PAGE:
Successful corporate transformations share a few fundamental attributes. First, they are vision led. Transformational change, as contrasted with incremental change, requires a projection into a dimly lit future. It involves the creation of goals that “stretch” the organization beyond its current comprehension and capabilities. Therefore, the transformation process requires the creation of a clear but compelling vision of a desirable future state, one that can only be fully defined if the organization makes a sustained movement to it. Individuals who are accustomed to incremental change as a way of life find this feature of corporate transformation difficult to understand. By necessity, then, visionary leadership is the essence of successful corporate transformation.
The second essential ingredient of successful corporate transformations is that they are based on a total-system perspective. They seek to boldly move the organization from an initial state to a vision state, not piecemeal but by simultaneously articulating all the major elements of the whole organization.
This need for holism leads to the third essential attribute of successful corporate transformations: they are embedded in a comprehensive implementation process. The total-system approach to change and the large magnitude of change implied by visionary aspiration require a sustained process of organizational learning and an orderly orchestration of all of the pieces in order to reach the vision state.
The four major tasks that a leader—indeed, that leaders at all levels in the organization—must perform to achieve successful transformation are as follows:
• Generate energy to launch and sustain the process of corporate transformation
• Develop a vision of the future
• Align the organization to the vision
• Create a transformation process architecture to navigate the passage from current to vision state
Any attempt at corporate transformation that falls short on one or more of these leadership tasks will fail.
Generating Energy for Transformation
Launching and sustaining a successful transformation requires enormous energy. Four major catalysts are available for generating such energy. Leaders must:
• Confront all levels of the organization with reality
• Create or reallocate resources
• Raise the standards of performance
• Encourage leaders at all levels to model required new behaviors
The appropriate mix varies with the nature of the initial change condition, and it will have long-term consequences as the corporate transformation process unfolds. Therefore, in making use of these catalysts, transformation leaders must articulate these factors with care and foresight.
Developing a Vision of the Future
Successful corporate transformations do not spring forth from energy alone. The energy must be focused on a clear, concise, and compelling vision of a highly desirable future state. Indeed, in addition to serving as a target for focusing and orchestrating multiple transformation initiatives, a compelling vision can help people release their hold on the status quo so as to experiment with new approaches and behaviors. Confronting reality, reallocating resources, and raising the bar “push” people into the change mode. A compelling vision, in contrast, has the equal but opposite effect of “pulling” people into the change mode by creating a picture of the future that is attractive and compelling.
Align the Internal Organizational Context
The internal context consist of structure, infrastructure, culture, competencies and people, and process. Aligning the vision with this context powerfully shapes the patterns of behaviors, attitudes and decision making; it also signals the magnitude and direction of the corporate transformation. The more tightly these organizational elements are configured, the more powerful the combined influence on the people who have to fundamentally alter the way they think about and perform their work. Thus, the total system analysis performed to drive the core transformation initiatives also doubles as the template for the redesign of the enterprise to make it fit for the journey to the vision state.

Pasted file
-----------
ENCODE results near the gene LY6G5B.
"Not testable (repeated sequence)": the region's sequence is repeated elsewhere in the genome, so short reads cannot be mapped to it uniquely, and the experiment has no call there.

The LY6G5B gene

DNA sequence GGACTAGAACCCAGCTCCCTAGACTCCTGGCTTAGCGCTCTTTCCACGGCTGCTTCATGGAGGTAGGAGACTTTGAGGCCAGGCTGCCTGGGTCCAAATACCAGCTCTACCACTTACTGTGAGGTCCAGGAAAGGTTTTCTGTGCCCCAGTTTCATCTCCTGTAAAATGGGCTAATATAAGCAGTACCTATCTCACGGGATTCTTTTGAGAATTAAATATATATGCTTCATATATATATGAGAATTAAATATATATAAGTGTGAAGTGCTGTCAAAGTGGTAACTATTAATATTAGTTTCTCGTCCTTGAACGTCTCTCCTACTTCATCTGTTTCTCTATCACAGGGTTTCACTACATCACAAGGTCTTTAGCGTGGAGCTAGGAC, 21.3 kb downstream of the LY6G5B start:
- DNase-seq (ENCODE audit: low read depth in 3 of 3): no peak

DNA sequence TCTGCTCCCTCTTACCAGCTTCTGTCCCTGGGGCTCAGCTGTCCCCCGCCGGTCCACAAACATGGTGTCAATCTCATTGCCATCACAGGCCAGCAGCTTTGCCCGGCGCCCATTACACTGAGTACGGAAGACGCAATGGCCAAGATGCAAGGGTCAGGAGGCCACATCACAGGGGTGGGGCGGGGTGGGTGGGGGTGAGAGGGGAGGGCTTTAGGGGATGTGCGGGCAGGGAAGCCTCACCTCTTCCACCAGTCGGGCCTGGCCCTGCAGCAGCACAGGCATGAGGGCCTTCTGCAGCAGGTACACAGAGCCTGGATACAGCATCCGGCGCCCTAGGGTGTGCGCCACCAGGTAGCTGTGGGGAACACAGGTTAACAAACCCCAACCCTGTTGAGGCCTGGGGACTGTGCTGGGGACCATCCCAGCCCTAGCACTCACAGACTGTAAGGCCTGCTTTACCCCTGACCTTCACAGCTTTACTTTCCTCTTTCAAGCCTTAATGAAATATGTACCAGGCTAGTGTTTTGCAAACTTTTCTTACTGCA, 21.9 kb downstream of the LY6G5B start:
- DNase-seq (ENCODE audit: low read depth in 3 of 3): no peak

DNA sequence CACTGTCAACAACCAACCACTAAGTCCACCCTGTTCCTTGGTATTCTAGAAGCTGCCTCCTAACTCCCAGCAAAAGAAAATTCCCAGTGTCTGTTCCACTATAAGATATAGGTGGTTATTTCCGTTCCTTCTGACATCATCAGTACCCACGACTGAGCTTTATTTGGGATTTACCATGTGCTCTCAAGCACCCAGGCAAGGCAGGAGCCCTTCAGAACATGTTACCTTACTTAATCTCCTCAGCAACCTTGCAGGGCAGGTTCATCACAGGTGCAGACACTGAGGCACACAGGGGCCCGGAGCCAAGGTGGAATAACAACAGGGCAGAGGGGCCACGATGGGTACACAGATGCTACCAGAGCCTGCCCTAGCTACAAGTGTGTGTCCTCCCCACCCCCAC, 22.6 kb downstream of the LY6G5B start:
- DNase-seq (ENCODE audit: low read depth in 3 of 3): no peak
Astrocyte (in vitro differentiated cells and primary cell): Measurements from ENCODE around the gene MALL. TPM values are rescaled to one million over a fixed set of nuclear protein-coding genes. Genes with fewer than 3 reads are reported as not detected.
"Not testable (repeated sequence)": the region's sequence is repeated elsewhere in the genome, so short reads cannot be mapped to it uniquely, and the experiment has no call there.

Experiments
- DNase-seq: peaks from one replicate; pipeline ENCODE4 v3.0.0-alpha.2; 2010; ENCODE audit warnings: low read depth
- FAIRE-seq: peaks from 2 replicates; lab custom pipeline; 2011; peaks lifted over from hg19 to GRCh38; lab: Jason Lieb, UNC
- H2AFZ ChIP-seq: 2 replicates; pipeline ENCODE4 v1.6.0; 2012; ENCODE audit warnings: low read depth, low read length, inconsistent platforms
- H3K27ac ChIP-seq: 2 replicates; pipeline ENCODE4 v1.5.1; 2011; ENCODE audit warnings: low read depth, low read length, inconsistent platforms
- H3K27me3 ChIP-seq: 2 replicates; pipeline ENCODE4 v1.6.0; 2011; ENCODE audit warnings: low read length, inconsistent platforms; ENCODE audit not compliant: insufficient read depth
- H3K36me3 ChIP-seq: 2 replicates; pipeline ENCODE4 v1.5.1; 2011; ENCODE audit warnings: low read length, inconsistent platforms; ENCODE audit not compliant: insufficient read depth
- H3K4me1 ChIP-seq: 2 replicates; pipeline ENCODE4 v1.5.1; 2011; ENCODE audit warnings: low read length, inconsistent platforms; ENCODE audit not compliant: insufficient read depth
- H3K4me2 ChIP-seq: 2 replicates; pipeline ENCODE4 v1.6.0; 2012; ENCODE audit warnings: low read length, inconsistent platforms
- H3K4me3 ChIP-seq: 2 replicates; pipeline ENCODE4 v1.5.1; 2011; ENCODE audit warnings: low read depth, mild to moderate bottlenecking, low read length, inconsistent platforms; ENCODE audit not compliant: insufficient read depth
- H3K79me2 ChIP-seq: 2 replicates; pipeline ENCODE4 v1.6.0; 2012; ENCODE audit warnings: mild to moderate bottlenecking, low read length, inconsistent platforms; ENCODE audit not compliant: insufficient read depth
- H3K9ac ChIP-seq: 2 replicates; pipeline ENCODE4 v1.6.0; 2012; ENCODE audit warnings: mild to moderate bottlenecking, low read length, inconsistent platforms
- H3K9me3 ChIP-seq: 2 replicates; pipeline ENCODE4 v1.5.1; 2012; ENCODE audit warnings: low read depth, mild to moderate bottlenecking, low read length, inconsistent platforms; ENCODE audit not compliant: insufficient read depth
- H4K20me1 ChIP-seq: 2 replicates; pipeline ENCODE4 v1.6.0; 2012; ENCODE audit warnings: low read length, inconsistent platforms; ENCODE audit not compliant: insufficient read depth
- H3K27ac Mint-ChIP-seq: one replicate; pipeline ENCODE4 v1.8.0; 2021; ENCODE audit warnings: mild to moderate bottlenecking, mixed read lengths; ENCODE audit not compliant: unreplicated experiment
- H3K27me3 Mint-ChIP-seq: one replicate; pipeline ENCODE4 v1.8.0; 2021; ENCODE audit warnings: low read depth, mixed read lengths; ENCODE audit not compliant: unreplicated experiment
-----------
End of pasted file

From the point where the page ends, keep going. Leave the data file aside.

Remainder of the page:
Creating a Transformation Process Architecture
The total system approach to corporate transformation critically depends on a robust process of organizational learning and orchestration. Without this, simultaneous implementation of change initiatives can expose the company to unnecessary risk and create debilitating uncertainty and frustration. The benefits of a total system launch are enormous. Perhaps the most important benefit is the fact that it gives a leader the ability to intervene boldly across all of the elements of the organization simultaneously, as opposed to piecemeal or sequentially. It thus enables the leader to greatly reduce the cycle time of quantum change.
To orchestrate a total system transformation, the leader must put in place a process architecture consisting of several mutually reinforcing mechanisms. Education, involvement, and communication mechanisms must be created or redirected to enable employees at all levels to acquire the understanding, ability, and motivation to modify their perceptions and behaviors as needed. Coordination and feedback mechanisms must be installed to orchestrate the rollout and continuous refinement of all the corporate transformation initiatives. There must also be ways to obtain needed expertise not residing in the organization, including on going process and just-in-time content consulting support.
Finally, the responsibility for transformational leadership must cascade through all levels of the organization to multiply its influence. These core components of the process architecture must be put in place at the earliest opportunity to initiate an intensive process of organizational learning and to ensure alignment of all major change and development initiatives.